The conventional wisdom is that, despite President Obama’s lackluster popularity ratings, the Republican Party hasn’t assembled a particularly strong field of potential challengers. And going by the polling numbers, Nate Silver says at FiveThirtyEight.com, the conventional wisdom is right.
At this point in the last three presidential cycles, Silver says, both parties had potential candidates whose favorable ratings exceeded their unfavorables by double digits, and in every case one of those candidates became the eventual nominee.
No one currently in the GOP field meets that criterion, Silver notes. The closest are Mike Huckabee, with a 40/32 favorable/unfavorable rating, and Mitt Romney at 36/32. And two of the best-known potential candidates, Newt Gingrich and Sarah Palin, the negative polling numbers exceed the positive by double digits.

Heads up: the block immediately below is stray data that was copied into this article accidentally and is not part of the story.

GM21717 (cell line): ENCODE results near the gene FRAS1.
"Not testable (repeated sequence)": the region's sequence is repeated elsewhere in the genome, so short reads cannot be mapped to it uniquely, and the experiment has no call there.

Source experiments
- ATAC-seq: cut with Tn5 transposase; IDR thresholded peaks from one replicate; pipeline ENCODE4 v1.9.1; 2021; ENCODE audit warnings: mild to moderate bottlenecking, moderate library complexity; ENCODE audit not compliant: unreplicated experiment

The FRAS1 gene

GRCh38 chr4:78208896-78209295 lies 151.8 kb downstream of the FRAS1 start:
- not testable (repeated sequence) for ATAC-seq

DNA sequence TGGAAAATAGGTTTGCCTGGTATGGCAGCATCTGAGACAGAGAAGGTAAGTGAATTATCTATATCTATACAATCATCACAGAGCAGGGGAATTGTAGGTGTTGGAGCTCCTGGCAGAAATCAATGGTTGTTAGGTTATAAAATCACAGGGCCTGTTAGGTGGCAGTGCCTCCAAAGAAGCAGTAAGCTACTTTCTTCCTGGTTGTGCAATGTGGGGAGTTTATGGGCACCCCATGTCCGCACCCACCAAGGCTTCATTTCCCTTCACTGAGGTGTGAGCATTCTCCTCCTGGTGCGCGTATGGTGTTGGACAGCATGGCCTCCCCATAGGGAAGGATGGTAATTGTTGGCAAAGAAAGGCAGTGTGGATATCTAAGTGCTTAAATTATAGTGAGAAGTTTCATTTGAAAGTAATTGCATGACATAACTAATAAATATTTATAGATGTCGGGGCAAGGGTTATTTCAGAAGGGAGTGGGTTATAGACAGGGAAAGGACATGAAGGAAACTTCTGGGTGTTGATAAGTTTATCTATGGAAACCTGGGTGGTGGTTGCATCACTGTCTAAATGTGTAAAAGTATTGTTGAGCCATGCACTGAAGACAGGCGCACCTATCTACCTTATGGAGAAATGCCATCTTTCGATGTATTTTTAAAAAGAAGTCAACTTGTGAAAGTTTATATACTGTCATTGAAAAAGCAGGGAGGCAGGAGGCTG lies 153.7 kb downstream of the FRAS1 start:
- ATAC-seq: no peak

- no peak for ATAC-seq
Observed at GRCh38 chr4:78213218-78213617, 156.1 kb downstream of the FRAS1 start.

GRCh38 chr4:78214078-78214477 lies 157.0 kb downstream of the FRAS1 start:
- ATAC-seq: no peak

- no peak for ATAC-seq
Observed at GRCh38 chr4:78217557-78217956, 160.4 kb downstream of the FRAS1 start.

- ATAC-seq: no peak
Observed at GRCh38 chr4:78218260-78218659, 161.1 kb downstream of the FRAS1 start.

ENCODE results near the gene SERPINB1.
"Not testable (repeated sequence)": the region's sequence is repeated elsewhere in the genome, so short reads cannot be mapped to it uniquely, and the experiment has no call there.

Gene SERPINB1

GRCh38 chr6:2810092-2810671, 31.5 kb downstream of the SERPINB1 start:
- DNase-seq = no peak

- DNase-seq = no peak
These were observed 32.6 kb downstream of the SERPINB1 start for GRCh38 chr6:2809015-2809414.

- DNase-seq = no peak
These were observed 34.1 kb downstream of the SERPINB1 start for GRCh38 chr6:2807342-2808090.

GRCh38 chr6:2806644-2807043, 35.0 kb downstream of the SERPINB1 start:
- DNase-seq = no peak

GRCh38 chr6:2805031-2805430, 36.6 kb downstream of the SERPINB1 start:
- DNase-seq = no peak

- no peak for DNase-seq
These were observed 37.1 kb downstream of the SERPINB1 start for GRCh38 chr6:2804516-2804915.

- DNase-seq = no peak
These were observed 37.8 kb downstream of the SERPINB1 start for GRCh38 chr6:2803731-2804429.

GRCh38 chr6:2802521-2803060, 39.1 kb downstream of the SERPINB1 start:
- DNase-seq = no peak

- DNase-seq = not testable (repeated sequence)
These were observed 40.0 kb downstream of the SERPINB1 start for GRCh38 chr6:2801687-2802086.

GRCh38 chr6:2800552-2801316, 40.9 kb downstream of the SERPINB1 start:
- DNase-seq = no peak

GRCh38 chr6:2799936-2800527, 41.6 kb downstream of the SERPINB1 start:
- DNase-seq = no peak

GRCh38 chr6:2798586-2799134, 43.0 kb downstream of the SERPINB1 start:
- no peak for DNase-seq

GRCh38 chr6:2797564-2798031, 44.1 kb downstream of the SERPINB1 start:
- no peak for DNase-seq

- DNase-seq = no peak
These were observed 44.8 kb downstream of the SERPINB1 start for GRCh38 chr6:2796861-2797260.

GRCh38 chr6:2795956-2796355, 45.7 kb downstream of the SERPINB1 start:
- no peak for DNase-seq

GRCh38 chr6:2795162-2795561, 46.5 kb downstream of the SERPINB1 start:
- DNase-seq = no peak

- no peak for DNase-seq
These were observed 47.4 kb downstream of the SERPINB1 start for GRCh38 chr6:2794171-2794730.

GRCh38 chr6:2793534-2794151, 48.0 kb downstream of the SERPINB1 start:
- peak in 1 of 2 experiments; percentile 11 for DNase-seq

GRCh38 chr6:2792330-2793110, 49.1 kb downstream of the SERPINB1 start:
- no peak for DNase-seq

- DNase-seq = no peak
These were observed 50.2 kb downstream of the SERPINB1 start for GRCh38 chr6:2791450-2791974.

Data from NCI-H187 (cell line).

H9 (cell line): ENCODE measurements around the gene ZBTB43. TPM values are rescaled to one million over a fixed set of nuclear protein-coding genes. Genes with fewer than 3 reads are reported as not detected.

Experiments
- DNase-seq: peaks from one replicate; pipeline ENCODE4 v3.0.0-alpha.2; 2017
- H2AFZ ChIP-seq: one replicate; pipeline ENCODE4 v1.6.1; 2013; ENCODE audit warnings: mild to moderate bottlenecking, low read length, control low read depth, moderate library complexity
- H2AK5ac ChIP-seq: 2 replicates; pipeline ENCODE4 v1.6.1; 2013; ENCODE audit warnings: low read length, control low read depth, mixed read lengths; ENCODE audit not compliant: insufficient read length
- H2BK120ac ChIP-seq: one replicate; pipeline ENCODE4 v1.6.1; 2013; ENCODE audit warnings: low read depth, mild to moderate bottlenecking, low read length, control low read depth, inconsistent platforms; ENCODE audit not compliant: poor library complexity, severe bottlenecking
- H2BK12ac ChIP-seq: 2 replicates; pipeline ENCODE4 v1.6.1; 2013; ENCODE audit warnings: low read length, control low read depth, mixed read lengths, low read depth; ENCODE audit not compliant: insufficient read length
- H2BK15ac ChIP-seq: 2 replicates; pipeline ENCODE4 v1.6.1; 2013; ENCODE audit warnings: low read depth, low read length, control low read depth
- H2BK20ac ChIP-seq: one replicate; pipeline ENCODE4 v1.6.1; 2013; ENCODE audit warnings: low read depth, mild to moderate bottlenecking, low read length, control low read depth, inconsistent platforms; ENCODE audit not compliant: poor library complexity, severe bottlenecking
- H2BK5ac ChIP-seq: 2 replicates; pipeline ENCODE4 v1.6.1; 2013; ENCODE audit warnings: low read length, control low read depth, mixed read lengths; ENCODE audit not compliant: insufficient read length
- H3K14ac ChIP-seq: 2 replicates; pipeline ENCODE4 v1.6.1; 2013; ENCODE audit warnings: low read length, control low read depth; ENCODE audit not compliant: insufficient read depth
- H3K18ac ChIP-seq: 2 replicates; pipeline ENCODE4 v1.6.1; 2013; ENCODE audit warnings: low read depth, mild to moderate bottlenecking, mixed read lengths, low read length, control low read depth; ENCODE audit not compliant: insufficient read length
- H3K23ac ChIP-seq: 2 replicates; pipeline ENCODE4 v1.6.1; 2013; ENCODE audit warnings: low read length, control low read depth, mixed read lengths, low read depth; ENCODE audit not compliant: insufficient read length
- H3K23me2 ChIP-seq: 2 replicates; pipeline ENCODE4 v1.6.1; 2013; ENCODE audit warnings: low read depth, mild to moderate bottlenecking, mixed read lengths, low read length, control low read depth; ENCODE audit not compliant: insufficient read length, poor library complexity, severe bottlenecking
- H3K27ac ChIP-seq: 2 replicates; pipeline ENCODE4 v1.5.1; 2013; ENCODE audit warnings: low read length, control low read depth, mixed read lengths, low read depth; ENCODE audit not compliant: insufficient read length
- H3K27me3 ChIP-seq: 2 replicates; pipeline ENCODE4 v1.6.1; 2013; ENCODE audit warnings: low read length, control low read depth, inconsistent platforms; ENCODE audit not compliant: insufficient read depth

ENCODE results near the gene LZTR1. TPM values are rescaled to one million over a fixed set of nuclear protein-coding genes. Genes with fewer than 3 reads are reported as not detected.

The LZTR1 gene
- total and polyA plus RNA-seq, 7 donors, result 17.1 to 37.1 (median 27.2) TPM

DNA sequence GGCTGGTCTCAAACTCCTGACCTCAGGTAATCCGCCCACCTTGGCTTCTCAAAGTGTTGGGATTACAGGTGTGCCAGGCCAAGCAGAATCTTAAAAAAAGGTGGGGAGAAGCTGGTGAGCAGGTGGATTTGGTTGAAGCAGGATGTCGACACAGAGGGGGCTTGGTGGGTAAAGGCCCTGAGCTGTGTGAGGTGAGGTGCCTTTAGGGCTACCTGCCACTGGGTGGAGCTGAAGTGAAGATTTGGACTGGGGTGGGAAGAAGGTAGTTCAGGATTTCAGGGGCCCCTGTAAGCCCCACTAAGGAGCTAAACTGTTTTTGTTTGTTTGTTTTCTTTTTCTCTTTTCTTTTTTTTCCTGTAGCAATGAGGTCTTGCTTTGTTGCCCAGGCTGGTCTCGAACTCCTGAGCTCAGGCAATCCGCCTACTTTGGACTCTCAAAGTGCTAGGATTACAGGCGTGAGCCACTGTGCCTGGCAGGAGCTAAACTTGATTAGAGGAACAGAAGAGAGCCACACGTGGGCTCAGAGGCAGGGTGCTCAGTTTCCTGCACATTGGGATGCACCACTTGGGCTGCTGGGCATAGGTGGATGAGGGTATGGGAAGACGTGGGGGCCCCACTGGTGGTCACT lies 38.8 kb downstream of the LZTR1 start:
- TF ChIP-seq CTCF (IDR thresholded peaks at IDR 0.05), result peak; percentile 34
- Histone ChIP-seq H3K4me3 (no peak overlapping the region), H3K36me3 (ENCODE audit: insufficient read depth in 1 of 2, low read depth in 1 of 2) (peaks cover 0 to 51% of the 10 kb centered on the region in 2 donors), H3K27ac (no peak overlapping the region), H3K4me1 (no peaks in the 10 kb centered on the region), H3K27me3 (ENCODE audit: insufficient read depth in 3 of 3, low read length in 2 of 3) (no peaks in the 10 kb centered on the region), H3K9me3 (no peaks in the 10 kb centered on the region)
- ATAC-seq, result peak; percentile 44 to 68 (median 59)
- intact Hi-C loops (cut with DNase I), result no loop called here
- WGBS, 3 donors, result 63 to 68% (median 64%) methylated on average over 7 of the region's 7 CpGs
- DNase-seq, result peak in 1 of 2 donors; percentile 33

But go back a few more cycles, Brendan Nyhan counters at Huffington Post, and you see a different picture. Bill Clinton’s ratings were 15 percent favorable/12 percent unfavorable in April 1991, and he went on to win the Democratic nomination and beat incumbent George H. W. Bush. Bush, meanwhile, was wildly popular 15 months before the 1992 election, but was done in by a weakening economy.
Four years later, Republican Bob Dole had a huge edge in popularity over Clinton. But as the economy grew stronger, so did Clinton’s poll numbers, and he was re-elected easily. The moral, Nyhan says: It’s all about the economy.